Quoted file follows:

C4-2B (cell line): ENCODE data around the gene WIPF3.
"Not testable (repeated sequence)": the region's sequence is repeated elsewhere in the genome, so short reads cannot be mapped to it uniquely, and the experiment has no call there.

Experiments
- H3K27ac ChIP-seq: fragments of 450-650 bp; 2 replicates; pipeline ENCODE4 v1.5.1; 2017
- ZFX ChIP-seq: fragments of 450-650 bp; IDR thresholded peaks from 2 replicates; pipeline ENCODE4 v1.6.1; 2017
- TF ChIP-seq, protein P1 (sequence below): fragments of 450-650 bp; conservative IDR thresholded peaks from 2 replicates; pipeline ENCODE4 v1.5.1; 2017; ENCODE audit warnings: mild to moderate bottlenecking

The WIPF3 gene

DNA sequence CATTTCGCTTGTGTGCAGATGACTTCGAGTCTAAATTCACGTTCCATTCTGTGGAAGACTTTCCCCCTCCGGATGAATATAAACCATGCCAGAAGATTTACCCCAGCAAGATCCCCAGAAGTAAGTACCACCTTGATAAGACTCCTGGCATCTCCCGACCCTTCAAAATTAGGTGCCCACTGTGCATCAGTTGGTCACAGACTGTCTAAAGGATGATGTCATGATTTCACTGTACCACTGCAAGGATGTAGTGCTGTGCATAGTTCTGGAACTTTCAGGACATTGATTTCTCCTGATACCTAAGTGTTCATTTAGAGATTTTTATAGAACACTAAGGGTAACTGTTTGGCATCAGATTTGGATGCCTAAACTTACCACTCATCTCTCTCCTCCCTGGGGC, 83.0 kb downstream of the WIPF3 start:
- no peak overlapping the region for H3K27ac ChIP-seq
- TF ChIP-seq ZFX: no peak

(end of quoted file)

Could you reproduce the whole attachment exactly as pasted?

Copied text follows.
C4-2B (cell line): ENCODE data around the gene WIPF3.
"Not testable (repeated sequence)": the region's sequence is repeated elsewhere in the genome, so short reads cannot be mapped to it uniquely, and the experiment has no call there.

Experiments
- H3K27ac ChIP-seq: fragments of 450-650 bp; 2 replicates; pipeline ENCODE4 v1.5.1; 2017
- ZFX ChIP-seq: fragments of 450-650 bp; IDR thresholded peaks from 2 replicates; pipeline ENCODE4 v1.6.1; 2017
- TF ChIP-seq, protein P1 (sequence below): fragments of 450-650 bp; conservative IDR thresholded peaks from 2 replicates; pipeline ENCODE4 v1.5.1; 2017; ENCODE audit warnings: mild to moderate bottlenecking

The WIPF3 gene

DNA sequence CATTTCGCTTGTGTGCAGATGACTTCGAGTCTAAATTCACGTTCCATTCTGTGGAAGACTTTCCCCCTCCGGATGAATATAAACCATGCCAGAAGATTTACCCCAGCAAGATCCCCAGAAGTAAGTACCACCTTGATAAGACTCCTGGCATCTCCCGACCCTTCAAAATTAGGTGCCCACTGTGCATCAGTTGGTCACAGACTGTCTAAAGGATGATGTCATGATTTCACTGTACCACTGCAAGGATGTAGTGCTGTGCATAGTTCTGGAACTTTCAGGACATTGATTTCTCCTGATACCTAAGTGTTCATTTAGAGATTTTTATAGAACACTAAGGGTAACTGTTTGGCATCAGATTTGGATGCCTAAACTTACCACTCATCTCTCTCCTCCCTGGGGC, 83.0 kb downstream of the WIPF3 start:
- no peak overlapping the region for H3K27ac ChIP-seq
- TF ChIP-seq ZFX: no peak